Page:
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10 Software Testing Myths

software testing myths, software myths, manual testing concepts, software testing techniques

In all previous articles, we have talked about different QA practices and roles played by Software testers. There we mentioned the characteristic efforts that different type of testing demands. However, in this article, we would be talking about 10 different software testing myths that persist in the QA practices and general testing.

When people from other IT professions talk about a software tester’s role, they narrate experiences that they personally feel or what they have overheard from other professions. Some facts are true, while others are a Software Testing Myths. In this post, we would bring into limelight the different myths regarding software testing.

 Software Testing Myths 1 – Software Testing is an Expensive Investment

While outsourcing any project, clients often prioritize development over testing. In such projects, development is provided priority, and very few or no testing resource are allocated to the project.

Clients feel that developing a new product or adding new features to an existing product is way more important than allotting resources for testing the same product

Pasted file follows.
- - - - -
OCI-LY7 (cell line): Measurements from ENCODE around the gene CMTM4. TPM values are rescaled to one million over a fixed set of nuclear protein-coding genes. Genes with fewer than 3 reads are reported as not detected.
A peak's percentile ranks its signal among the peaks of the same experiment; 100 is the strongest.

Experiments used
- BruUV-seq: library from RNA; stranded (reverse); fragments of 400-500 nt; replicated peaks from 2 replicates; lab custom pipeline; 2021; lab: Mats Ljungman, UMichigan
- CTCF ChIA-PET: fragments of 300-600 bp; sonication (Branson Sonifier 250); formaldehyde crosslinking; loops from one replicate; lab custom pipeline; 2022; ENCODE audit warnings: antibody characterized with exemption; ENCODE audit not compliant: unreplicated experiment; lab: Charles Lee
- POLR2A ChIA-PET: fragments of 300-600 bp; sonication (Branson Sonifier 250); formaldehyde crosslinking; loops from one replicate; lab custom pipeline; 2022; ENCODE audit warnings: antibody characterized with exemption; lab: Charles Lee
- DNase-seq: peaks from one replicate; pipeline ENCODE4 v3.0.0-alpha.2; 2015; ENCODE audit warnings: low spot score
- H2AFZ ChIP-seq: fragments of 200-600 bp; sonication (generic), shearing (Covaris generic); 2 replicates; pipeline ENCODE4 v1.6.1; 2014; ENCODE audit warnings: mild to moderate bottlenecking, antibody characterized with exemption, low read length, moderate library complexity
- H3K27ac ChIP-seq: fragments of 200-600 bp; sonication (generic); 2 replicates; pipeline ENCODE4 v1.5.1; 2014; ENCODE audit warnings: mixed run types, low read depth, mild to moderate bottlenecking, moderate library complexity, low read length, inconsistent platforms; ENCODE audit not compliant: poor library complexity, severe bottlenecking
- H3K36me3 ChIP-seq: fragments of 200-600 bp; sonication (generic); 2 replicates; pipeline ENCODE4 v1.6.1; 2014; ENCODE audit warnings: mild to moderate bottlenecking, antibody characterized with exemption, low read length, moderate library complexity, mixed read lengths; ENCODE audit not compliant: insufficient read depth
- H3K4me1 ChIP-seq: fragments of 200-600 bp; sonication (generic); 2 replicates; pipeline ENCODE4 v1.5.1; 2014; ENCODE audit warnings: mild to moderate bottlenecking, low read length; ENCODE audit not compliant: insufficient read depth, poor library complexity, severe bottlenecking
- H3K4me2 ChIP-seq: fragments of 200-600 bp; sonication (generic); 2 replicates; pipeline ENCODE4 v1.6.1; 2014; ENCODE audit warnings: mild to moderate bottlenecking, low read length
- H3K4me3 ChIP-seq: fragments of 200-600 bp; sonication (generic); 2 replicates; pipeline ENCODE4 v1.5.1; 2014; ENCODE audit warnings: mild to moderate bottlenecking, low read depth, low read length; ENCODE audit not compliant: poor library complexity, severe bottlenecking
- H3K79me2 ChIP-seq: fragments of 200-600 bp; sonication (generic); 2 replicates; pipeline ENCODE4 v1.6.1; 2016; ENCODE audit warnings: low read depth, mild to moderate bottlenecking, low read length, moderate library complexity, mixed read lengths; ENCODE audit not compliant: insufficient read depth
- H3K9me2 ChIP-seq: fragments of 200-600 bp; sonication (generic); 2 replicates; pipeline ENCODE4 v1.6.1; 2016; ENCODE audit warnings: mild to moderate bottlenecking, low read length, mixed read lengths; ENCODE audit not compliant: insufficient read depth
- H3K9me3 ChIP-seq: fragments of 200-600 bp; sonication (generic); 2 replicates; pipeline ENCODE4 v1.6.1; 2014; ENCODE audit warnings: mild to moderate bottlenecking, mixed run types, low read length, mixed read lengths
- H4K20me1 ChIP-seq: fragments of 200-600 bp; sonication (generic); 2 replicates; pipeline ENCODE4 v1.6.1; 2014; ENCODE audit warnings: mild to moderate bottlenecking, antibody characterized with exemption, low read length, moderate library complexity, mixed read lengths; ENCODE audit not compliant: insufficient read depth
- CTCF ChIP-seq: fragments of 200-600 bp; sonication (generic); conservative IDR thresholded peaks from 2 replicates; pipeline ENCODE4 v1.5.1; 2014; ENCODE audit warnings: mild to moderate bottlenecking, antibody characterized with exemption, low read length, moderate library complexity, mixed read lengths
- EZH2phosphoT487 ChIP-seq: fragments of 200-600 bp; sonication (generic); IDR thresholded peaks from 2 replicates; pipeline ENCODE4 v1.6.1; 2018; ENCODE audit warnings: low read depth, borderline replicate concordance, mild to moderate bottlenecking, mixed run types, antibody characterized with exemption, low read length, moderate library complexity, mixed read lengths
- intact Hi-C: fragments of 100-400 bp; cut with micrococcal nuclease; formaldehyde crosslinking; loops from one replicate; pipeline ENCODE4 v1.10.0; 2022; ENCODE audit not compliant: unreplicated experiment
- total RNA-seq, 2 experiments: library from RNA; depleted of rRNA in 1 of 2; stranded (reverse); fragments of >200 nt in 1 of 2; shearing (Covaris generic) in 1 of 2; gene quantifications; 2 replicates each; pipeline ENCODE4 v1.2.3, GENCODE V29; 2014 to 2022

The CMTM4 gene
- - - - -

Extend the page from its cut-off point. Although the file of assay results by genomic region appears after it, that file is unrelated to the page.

Reality – The only apt response for people who share such mindset is, “It’s better to be safe than sorry”. Testing helps in unraveling underlying defects and issues that can possibly show up when the project is deployed on the production environment. Under worst case, such issues can hamper user experience or restrict the user to successfully interact with the application.

Such scenarios would lead to a forceful rollback of the application. If application testing is introduced early in the development cycle, it would not only make the application sturdy but also eliminate the chance of any major defect slippage during release.

Software Testing Myths 2 – QA Team is Responsible for all Defect Slippage

After QA provides final sign-off, the build is sent forward for UAT. If the build doesn’t receive a positive nod and comes back with a few defects, QA team being the gatekeepers are deemed responsible for the defect slippage.